European equities (Stoxx 600 +0.5%) trade on a firmer footing in the wake of an encouraging APAC handover. Focus overnight was on the return of Chinese participants from the Mid-Autumn Festival and news that Evergrande’s main unit, Hengda Real Estate will make coupon payments due tomorrow; however, we await indication as to whether they will meet Thursday’s offshore payment deadline as well. Furthermore, the PBoC facilitated liquidity through a CNY 120bln injection whilst keeping its 1-year and 5-year Loan Prime Rates unchanged (as expected). Note, despite gaining yesterday and today, thus far, the Stoxx 600 is still lower to the tune of 0.7% on the week. Stateside, futures are also trading on a firmer footing ahead of today’s FOMC policy announcement, at which, market participants will be eyeing any clues for when the taper will begin and digesting the latest dot plot forecasts. Furthermore, the US House voted to pass the bill to fund the government through to December 3rd and suspend the debt limit to end-2022, although this will likely be blocked by Senate Republicans. Back to Europe, sectors are mostly firmer with outperformance in Basic Resources and Oil & Gas amid upside in the metals and energy complex. Elsewhere, Travel & Leisure is faring well amid further upside in Entain (+6.1%) with the Co. noting it rejected an earlier approach from DraftKings at GBP 25/shr with the new offer standing at GBP 28/shr. Additionally for the sector, Flutter Entertainment (+4.1%) are trading higher after settling the legal dispute between the Co. and Commonwealth of Kentucky. Elsewhere, in terms of deal flow, Iliad announced that it is to acquire UPC Poland for around USD 1.8bln.

Top European News

  • Energy Cost Spike Gets on EU Ministers’ Green Deal Agenda
  • Travel Startup HomeToGo Gains in Frankfurt Debut After SPAC Deal
  • London Stock Exchange to Shut Down CurveGlobal Exchange
  • EU Banks Expected to Add Capital for Climate Risk, EBA Says

In FX, trade remains volatile as this week’s deluge of global Central Bank policy meetings continues to unfold amidst fluctuations in broad risk sentiment from relatively pronounced aversion at various stages to a measured and cautious pick-up in appetite more recently. Hence, the tide is currently turning in favour of activity, cyclical and commodity currencies, albeit tentatively in the run up to the Fed, with the Kiwi and Aussie trying to regroup on the 0.7000 handle and 0.7350 axis against their US counterpart, and the latter also striving to shrug off negative domestic impulses like a further decline below zero in Westpac’s leading index and an earthquake near Melbourne. Next up for Nzd/Usd and Aud/Usd, beyond the FOMC, trade data and preliminary PMIs respectively.

  • DXY/CHF/EUR/CAD - Notwithstanding the overall improvement in market tone noted above, or another major change in mood and direction, the Dollar index appears to have found a base just ahead of 93.000 and ceiling a similar distance away from 93.500, as it meanders inside those extremes awaiting US existing home sales that are scheduled for release before the main Fed events (policy statement, SEP and post-meeting press conference from chair Powell). Indeed, the Franc, Euro and Loonie have all recoiled into tighter bands vs the Greenback, between 0.9250-26, 1.1739-17 and 1.2831-1.2770, but with the former still retaining an underlying bid more evident in the Eur/Chf cross that is consolidating under 1.0850 and will undoubtedly be acknowledged by the SNB tomorrow. Meanwhile, Eur/Usd has hardly reacted to latest ECB commentary from Muller underpinning that the APP is likely to be boosted once the PEPP envelope is closed, though Usd/Cad is eyeing a firm rebound in oil prices in conjunction with hefty option expiry interest at the 1.2750 strike (1.8 bn) that may prevent the headline pair from revisiting w-t-d lows not far beneath the half round number.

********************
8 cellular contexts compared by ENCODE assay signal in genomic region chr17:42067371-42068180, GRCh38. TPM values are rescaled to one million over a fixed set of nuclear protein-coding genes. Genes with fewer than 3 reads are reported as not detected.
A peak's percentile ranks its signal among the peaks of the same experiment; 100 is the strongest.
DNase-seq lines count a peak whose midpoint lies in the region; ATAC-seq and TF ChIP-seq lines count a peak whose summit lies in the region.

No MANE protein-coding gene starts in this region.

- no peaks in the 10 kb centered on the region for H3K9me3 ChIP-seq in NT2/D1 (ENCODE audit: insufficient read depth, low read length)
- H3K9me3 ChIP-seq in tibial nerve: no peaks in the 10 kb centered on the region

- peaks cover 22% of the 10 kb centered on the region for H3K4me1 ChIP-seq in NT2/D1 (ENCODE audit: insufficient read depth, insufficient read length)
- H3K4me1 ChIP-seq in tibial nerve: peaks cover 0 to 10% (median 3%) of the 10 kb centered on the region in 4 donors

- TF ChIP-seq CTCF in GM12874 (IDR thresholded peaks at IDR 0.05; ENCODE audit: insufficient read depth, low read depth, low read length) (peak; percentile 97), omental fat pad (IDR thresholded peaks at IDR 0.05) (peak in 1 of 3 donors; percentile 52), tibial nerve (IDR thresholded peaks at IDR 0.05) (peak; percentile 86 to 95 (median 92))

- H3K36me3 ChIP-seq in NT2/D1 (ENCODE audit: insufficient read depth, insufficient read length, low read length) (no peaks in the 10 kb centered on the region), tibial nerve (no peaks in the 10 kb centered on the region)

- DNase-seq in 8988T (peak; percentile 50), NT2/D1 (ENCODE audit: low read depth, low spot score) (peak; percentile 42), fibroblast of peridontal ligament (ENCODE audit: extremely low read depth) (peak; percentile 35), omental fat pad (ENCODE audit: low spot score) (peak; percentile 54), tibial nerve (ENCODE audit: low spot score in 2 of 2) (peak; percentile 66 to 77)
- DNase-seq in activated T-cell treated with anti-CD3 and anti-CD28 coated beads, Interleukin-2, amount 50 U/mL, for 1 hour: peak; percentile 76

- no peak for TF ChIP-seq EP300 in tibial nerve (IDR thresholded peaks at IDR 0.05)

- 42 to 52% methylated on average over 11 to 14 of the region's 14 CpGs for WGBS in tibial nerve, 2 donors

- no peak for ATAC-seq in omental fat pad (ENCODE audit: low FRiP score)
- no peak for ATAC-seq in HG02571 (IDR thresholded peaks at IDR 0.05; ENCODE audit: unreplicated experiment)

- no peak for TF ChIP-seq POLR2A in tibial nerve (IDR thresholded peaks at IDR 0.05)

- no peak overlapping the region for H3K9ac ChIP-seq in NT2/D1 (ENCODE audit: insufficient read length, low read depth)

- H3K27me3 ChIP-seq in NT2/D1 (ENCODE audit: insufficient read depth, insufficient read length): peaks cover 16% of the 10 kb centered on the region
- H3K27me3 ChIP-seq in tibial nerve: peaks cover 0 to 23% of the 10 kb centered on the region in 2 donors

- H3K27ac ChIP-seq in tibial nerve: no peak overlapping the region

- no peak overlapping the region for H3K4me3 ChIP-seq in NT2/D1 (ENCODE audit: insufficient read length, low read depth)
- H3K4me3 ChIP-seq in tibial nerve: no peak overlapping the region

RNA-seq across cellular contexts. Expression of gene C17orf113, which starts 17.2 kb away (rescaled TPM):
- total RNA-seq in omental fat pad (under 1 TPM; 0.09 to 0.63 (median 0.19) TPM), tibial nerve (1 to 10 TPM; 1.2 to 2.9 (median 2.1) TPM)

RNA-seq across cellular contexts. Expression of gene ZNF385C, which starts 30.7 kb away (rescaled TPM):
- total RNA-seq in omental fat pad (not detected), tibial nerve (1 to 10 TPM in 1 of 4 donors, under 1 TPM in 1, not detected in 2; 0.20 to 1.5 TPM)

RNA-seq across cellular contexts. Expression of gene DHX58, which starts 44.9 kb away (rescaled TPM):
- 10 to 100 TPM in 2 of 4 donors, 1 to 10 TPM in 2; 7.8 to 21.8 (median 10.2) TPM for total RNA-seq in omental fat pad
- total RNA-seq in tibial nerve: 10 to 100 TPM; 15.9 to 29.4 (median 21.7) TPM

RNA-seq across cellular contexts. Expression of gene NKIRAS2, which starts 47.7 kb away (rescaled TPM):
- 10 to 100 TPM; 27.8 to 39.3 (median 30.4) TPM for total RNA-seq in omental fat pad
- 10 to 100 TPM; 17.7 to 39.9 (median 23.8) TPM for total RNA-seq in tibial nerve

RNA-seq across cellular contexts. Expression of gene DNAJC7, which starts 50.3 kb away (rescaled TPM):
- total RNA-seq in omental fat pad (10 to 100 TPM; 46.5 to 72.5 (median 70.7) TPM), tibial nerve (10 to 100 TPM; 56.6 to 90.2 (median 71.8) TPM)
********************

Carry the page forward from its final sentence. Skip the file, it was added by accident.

• GBP/JPY - The major laggards, as Sterling slips slightly further beneath 1.3650 against the Buck to a fresh weekly low and Eur/Gbp rebounds from circa 0.8574 to top 0.8600 on FOMC day and T-1 to super BoE Thursday. Elsewhere, the Yen has lost momentum after peaking around 109.12 and still not garnering sufficient impetus to test 109.00 via an unchanged BoJ in terms of all policy settings and guidance, as Governor Kuroda trotted out the no hesitation to loosen the reins if required line for the umpteenth time. However, Usd/Jpy is holding around 109.61 and some distance from 1.1 bn option expiries rolling off between 109.85-110.00 at the NY cut.
  • SCANDI/EM - Brent’s revival to Usd 75.50+/brl from sub-Usd 73.50 only yesterday has given the Nok another fillip pending confirmation of a Norges Bank hike tomorrow, while the Zar has regained some poise with the aid of firmer than forecast SA headline and core CPI alongside a degree of retracement following Wednesday’s breakdown of talks on a pay deal for engineering workers that prompted the union to call a strike from early October. Similarly, the Cnh and Cny by default have regrouped amidst reports that the CCP is finalising details to restructure Evergrande into 3 separate entities under a plan that will see the Chinese Government take control.